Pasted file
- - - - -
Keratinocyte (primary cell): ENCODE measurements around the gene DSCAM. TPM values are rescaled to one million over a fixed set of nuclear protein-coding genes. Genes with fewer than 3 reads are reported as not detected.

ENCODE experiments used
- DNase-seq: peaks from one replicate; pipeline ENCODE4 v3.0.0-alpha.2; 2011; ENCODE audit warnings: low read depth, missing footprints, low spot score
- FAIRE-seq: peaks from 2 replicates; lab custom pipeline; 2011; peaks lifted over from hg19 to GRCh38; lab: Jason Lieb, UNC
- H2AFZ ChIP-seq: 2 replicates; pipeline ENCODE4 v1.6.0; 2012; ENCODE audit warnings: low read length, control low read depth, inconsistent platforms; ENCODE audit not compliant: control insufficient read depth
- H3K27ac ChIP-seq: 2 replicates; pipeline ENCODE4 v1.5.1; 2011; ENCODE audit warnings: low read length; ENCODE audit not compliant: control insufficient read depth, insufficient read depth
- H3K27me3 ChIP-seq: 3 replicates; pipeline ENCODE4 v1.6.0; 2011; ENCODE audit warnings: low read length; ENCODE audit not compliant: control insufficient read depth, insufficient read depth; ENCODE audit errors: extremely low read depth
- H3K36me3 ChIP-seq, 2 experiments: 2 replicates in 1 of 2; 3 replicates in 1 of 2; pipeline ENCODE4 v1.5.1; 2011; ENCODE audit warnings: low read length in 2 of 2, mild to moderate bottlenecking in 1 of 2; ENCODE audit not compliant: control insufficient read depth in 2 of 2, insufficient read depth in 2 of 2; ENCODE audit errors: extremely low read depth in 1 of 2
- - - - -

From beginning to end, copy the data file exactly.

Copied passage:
Keratinocyte (primary cell): ENCODE measurements around the gene DSCAM. TPM values are rescaled to one million over a fixed set of nuclear protein-coding genes. Genes with fewer than 3 reads are reported as not detected.

ENCODE experiments used
- DNase-seq: peaks from one replicate; pipeline ENCODE4 v3.0.0-alpha.2; 2011; ENCODE audit warnings: low read depth, missing footprints, low spot score
- FAIRE-seq: peaks from 2 replicates; lab custom pipeline; 2011; peaks lifted over from hg19 to GRCh38; lab: Jason Lieb, UNC
- H2AFZ ChIP-seq: 2 replicates; pipeline ENCODE4 v1.6.0; 2012; ENCODE audit warnings: low read length, control low read depth, inconsistent platforms; ENCODE audit not compliant: control insufficient read depth
- H3K27ac ChIP-seq: 2 replicates; pipeline ENCODE4 v1.5.1; 2011; ENCODE audit warnings: low read length; ENCODE audit not compliant: control insufficient read depth, insufficient read depth
- H3K27me3 ChIP-seq: 3 replicates; pipeline ENCODE4 v1.6.0; 2011; ENCODE audit warnings: low read length; ENCODE audit not compliant: control insufficient read depth, insufficient read depth; ENCODE audit errors: extremely low read depth
- H3K36me3 ChIP-seq, 2 experiments: 2 replicates in 1 of 2; 3 replicates in 1 of 2; pipeline ENCODE4 v1.5.1; 2011; ENCODE audit warnings: low read length in 2 of 2, mild to moderate bottlenecking in 1 of 2; ENCODE audit not compliant: control insufficient read depth in 2 of 2, insufficient read depth in 2 of 2; ENCODE audit errors: extremely low read depth in 1 of 2